Year in Review: 2015

I always find it a bit odd reflecting at the end of a calendar year. My real year runs from September to June. That’s how I’m trained. Nonetheless, here are some reflections from my 2015.

Professional Development

  •  I helped facilitate an Arduino PLT with MfA in the spring. Although I helped lead the group, I was truly learning as I went. It was an uplifting testimony to being a novice that’s willing to bring knowledgeable folks together for the greater good.
  • The spring introduced me to Video Clubs and the fall allowed me to bring this rich experience to the math department at my school. I eagerly await to see where this goes. I even got invited to speak at a conference! Of all people, me!
  • The Research Experience for Teachers (RET) with NYU provided the platform to develop and learn through actual, hands-on research. I’ll never again look at human hair or cement the same way. I even got to use an electron microscope. Talk about a wow experience.
  • The Learning Partners Program helped me in unpredictable ways. I was expecting intervisitations, but the experience proved to be far more comprehensive. Some of the resulting transparency caused pain, but in a healthy way.
  • I was about my colleagues. Our relationships got stronger, more interdependent. I thrusted myself into a leadership role and invested in their success. I wanted my opportunities to become their opportunities.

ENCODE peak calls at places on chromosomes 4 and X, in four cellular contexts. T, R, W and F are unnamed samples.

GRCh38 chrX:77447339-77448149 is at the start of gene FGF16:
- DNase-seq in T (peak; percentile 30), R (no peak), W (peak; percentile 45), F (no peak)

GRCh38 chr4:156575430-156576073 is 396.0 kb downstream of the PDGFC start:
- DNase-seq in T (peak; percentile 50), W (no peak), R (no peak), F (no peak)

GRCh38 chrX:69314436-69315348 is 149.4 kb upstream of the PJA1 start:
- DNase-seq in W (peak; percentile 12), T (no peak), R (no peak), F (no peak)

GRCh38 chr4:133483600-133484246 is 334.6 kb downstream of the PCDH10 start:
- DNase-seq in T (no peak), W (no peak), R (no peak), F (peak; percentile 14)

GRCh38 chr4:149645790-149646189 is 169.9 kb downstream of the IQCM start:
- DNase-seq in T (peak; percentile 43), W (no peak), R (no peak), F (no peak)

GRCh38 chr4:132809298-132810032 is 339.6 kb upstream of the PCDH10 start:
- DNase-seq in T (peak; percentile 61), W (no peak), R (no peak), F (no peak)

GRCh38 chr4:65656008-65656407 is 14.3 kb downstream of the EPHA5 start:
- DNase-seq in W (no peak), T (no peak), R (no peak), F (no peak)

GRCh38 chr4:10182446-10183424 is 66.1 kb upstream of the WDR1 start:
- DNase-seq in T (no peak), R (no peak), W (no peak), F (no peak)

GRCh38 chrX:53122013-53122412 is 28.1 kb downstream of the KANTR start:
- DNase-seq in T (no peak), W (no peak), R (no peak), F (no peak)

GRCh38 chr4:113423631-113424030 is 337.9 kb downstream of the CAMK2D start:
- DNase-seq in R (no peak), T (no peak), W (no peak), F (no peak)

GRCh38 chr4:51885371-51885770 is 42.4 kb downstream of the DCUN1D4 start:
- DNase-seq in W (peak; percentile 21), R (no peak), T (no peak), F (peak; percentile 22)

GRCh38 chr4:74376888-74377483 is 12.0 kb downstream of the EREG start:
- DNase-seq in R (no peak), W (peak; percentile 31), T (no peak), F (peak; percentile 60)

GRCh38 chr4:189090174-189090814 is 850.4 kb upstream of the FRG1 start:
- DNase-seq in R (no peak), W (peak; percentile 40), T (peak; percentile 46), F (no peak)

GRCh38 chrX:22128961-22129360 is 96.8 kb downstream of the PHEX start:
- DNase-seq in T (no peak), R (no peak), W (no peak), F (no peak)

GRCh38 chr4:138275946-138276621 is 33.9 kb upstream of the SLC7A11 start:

• I took up juggling. It’s not directly related to my professional growth, but I think it’s pretty cool. Plus, it’s fairly therapeutic, which helped me grow. I’m looking forward dwelving into the mathematics of juggling, which will be fun.
  • I read, and enjoyed reading, more than ever.


  • I began assessing my students by means of standards-based grading and then improved it. I should’ve began this a long, long time ago.
  • It seems simple, but exit slips played a significant role in my class for the first time. And, in general, assessment was a running theme for me all year.
  • I once held the belief that if I don’t grade an assignment, the kids wouldn’t do it. I learned that it’s more about the classroom culture and growth mindset that make kids want to (or not want to) work.
  • I wrote to my students more than ever. And loved it.
  • I incorporated writing and discussion techniques regularly. I also thought about my questioning in more sophisticated ways. Simply put, I learned to value these worthwhile activities.
  • After years of waiting for the opportunity, I was able to kickstart an after-school bicycle club in 2015.
  • I realized that I now look at every day, every class period, differently. In fact, I feel different about teaching. I’m more aware, more dedicated, more creative. My perspective matured greatly in 2015. This has pushed me to capitalize on moments with students and colleagues like never before.

This was my first full calendar year maintaining a blog. Is it a coincidence that 2015 was such a game changer for my career?


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